NH trapper registers anti-trapping trade names to end their use

  • Members of the N.H. Animal Rights League protest outside New Hampshire Fish and Game in 2015. Monitor file

Valley News 
Published: 3/30/2021 10:55:53 AM

Joseph Paolilli, a Swanzey resident, has registered NH Citizens Against Recreational Trapping and NH Citizens Against Trapping as trade names with the Secretary of State’s office.

He also said he plans to tell Kristina Snyder, the activist who operates anti-trapping social media accounts, to cease and desist using those names.

“She does not represent this organization as of (March 22),” Paolilli said in a phone interview Friday.

And there’s a twist: “I’m a trapper,” Paolilli said.

Paolilli’s actions escalate the ongoing dispute over trapping in New Hampshire. Snyder circulated a petition calling for two state Fish and Game commissioners, Paul DeBow and John Caveney, to step down because both are on the board of the New Hampshire Trappers Association, which is raffling off a bear trapping and hunting trip to Maine.

Paolilli is also on the trappers association board; he and Caveney both represent Cheshire County. Additionally, Paolilli is New Hampshire’s representative to the National Trappers Association.

“It’s something I did some research on and I found out she had not protected her trade name,” Paolilli said. He plans to render the trade names dormant.

Isn’t it kind of a dirty trick, though? “Such is politics,” he said.

Snyder had just learned on Friday afternoon of Paolilli’s registration of her group’s name and was still researching her options. She had used the name only on Facebook and Twitter groups. NH Citizens Against Recreational Trapping is not a nonprofit organization. The Facebook group has existed since 2012, when it was called NH Citizens Against Trapping. Snyder took it on a few years ago and renamed it to distinguish between recreational trapping and all trapping, including of nuisance animals.

That distinction is part of what upset Paolilli, who said that “there is no such thing in New Hampshire as a recreational trapping license. It’s a trapping license, that’s it.”

Snyder said she plans to talk to a lawyer. She’s looking into whether a trapping organization registering the name of an anti-trapping group might fall under a provision of the state’s trade name registration law that allows anyone injured by a fraudulent registration to recoup any damages suffered.

Snyder said she funds her activism out of her own pocket and from the occasional donation. She had recently paid to put up three billboards bearing the NH Citizens Against Recreational Trapping name, and wasn’t sure whether she’d be able to recover the $3,000 she spent if she cancels the ads.

If anything, Paolilli’s claim of the trade names appears to have made Snyder more determined.

“It won’t deter me at all,” she said. “What this will do is just encourage me to go even stronger.”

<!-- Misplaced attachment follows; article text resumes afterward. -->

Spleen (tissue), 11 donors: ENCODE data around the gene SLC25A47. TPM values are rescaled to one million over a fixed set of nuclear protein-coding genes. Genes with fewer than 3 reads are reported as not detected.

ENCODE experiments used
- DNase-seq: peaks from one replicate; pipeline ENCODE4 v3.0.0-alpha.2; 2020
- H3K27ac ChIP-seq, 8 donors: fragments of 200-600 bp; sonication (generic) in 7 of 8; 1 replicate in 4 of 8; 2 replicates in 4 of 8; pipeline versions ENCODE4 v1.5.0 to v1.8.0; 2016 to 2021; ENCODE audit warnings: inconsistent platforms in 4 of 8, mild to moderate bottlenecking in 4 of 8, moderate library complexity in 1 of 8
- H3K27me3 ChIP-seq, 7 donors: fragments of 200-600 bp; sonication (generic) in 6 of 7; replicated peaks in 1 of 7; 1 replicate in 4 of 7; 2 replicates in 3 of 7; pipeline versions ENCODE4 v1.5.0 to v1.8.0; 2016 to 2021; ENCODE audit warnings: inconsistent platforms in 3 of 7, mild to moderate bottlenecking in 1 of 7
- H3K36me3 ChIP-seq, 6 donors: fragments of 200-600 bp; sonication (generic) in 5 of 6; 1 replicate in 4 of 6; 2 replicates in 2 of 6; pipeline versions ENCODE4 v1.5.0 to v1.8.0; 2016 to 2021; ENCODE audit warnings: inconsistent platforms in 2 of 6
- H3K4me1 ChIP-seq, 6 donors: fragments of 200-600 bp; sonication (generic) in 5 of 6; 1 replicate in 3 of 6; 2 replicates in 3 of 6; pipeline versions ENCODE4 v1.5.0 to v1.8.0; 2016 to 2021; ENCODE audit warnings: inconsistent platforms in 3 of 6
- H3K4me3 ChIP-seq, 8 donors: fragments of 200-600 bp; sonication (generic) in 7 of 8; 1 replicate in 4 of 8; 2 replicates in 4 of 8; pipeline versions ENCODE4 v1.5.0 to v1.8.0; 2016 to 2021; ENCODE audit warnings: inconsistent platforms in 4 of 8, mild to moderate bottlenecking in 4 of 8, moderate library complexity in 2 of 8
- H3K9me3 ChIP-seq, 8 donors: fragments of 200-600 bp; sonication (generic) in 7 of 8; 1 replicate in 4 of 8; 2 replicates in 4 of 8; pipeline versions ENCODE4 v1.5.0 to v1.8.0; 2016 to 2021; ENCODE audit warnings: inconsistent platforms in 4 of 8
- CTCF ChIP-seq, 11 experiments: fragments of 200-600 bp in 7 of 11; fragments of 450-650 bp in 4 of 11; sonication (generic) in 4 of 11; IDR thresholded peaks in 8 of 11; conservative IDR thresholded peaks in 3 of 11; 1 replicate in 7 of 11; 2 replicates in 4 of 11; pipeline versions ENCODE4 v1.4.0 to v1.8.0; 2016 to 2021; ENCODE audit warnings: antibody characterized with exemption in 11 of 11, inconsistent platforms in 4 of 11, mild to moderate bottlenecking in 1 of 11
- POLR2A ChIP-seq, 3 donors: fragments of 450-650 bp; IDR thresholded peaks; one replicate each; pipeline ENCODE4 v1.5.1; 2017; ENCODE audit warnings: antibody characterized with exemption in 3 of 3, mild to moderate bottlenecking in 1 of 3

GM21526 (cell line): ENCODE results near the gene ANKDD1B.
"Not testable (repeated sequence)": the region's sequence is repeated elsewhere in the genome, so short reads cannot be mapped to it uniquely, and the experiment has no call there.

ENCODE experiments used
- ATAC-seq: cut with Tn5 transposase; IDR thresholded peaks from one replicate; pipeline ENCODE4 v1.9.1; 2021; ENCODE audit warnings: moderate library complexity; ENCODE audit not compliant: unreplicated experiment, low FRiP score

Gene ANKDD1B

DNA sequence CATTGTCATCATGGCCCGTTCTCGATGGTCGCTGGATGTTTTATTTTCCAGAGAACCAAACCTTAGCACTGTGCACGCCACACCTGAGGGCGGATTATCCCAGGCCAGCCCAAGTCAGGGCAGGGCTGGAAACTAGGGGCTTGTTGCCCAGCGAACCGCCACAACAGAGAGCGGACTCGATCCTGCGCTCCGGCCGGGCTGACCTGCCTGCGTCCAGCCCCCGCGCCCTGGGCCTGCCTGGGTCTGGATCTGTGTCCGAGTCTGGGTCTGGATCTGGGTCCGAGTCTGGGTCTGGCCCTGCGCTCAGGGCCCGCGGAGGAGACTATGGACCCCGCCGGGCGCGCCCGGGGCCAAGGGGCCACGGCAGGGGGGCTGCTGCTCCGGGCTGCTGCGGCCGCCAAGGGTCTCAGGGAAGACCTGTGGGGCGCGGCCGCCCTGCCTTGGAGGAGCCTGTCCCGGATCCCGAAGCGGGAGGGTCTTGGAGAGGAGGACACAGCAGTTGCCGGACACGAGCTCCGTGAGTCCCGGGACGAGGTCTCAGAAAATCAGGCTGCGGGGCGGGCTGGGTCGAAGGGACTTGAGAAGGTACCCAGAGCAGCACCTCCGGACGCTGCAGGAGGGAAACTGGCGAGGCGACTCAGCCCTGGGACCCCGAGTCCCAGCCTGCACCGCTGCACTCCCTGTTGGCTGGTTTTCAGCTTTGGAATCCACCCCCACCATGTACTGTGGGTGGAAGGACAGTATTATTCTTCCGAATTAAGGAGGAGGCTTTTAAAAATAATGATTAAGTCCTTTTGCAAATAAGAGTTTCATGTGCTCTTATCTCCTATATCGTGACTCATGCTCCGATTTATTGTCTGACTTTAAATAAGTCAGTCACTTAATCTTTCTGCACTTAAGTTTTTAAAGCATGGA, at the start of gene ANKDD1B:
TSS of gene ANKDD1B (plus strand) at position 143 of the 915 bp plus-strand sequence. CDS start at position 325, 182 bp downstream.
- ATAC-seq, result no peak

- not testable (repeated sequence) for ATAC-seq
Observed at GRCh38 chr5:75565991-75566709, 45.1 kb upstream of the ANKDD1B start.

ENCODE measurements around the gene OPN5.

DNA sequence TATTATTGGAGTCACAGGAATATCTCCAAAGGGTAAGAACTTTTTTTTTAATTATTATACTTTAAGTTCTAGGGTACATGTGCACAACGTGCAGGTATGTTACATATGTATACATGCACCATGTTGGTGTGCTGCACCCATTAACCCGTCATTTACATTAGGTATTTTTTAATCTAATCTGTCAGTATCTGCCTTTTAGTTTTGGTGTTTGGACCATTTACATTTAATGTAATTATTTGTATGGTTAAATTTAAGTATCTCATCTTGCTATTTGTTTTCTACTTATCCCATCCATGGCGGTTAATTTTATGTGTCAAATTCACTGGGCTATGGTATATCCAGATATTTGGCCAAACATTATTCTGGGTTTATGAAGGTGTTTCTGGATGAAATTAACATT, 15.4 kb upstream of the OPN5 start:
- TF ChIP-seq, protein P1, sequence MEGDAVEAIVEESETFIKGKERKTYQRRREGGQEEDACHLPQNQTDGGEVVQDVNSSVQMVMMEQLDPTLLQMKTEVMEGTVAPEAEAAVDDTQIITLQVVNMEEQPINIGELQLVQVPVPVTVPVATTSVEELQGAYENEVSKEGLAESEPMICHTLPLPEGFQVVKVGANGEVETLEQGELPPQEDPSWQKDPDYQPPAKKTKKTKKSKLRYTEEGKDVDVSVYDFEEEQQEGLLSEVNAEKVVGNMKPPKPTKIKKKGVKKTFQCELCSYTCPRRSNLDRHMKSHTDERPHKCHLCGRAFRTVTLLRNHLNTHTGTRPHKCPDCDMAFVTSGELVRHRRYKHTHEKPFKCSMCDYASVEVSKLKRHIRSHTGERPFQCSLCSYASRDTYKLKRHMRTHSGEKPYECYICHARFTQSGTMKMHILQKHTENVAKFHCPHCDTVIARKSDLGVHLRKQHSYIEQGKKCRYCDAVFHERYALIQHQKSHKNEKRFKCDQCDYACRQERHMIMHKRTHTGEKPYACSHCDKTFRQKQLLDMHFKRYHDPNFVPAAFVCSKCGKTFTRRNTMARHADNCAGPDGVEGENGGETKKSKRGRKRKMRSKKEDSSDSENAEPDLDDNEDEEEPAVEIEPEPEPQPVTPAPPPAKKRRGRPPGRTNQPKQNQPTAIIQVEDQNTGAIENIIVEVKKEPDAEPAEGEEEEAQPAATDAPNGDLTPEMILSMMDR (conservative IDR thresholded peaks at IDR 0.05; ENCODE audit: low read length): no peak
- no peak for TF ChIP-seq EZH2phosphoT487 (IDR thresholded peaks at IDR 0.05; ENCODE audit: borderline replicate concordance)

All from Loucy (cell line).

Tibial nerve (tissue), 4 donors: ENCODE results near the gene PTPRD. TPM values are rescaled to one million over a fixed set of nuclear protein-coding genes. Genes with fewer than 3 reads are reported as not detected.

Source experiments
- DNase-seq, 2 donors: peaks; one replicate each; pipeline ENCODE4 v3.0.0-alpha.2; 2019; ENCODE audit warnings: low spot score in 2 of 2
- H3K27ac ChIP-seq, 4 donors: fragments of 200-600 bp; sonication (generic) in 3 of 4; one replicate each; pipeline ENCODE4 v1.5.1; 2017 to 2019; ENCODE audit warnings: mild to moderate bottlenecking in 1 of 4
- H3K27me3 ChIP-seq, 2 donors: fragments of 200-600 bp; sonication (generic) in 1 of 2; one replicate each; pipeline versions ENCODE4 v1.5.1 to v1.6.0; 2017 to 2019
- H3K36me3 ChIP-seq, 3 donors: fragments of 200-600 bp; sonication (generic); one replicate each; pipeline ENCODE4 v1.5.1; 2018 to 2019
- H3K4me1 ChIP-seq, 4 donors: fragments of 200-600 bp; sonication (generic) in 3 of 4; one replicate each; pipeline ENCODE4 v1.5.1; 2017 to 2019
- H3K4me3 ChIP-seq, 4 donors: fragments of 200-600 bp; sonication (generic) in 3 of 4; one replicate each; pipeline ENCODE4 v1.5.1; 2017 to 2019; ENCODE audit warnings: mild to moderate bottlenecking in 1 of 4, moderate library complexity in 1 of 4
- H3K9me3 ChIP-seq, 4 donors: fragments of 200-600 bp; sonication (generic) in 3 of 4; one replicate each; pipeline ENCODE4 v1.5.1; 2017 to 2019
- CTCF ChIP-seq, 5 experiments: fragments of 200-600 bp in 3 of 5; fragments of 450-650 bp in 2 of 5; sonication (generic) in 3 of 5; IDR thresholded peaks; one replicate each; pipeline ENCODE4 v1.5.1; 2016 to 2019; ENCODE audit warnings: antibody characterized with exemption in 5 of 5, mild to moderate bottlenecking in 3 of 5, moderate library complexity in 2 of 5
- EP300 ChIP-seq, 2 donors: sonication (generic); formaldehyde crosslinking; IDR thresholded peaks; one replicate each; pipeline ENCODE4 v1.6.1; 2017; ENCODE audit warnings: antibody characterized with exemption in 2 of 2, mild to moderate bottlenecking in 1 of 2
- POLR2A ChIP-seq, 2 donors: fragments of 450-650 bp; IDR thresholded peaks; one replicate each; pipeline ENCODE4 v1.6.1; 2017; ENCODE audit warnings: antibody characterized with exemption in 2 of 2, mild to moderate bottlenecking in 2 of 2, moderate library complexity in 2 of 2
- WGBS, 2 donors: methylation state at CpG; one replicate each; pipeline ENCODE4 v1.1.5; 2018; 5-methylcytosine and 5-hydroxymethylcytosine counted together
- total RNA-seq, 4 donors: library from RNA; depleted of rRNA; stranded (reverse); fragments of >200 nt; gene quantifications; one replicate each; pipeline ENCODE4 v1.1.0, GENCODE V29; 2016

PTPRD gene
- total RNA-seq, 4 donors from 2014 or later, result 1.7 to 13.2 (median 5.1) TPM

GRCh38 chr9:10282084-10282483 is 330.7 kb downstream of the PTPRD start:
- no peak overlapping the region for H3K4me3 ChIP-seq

She has received harassing phone and email messages in the past, and sees Paolilli’s actions in the same light. “This did kind of come out of left field; however, it didn’t surprise me,” she said.

She also suggested that Caveney and DeBow should resign their seats on the Fish and Game Commission, “not only because of their support of this bear trapping raffle, but because a fellow director of their organization stooped to such low levels of bullying. They are not fit to be commissioners and clearly their bias belonging to this trapping group takes precedence over any decision-making they will do. They represent all members of the public as commissioners, not just trappers.”

DeBow, a former president of the New Hampshire Trappers Association, said he was not aware of Paolilli’s actions and wouldn’t have supported them if he had been. “I would not have advised that individual to pursue that,” he said Friday, calling the trade-name registrations “antics.”

A phone message left for Caveney late Friday was not returned.

Paolilli has been trapping for 40 years. The market for furs is meager right now, so he mainly traps for nuisance animals — skunks and raccoons in homes or beavers that build dams that threaten structures. “It’s basically what we call a cottage profession or a cottage industry,” he said.

In his zeal to put one over on his opponent, he might have poked the proverbial bear. The state issued 533 trapper licenses for 2019-20, fewer than the 576 issued the year before. The “NH Citizens Against Recreational Trapping” Facebook page has more than 3,600 followers.

Trapping is dying down, Snyder said.

As the number of practitioners shrinks, “these last-gaspers are going to get more and more desperate, and more and more angry,” she said.

If she has to rename her social media pages, she will, and she’ll register the trade name, too. Then she’ll explain it to her page’s followers.

“How are they going to react?” she said. “Is this going to light their fire up against trapping and trappers? You bet it will.”

Alex Hanson can be reached at ahan son@vnews.com or 603-727-3207.


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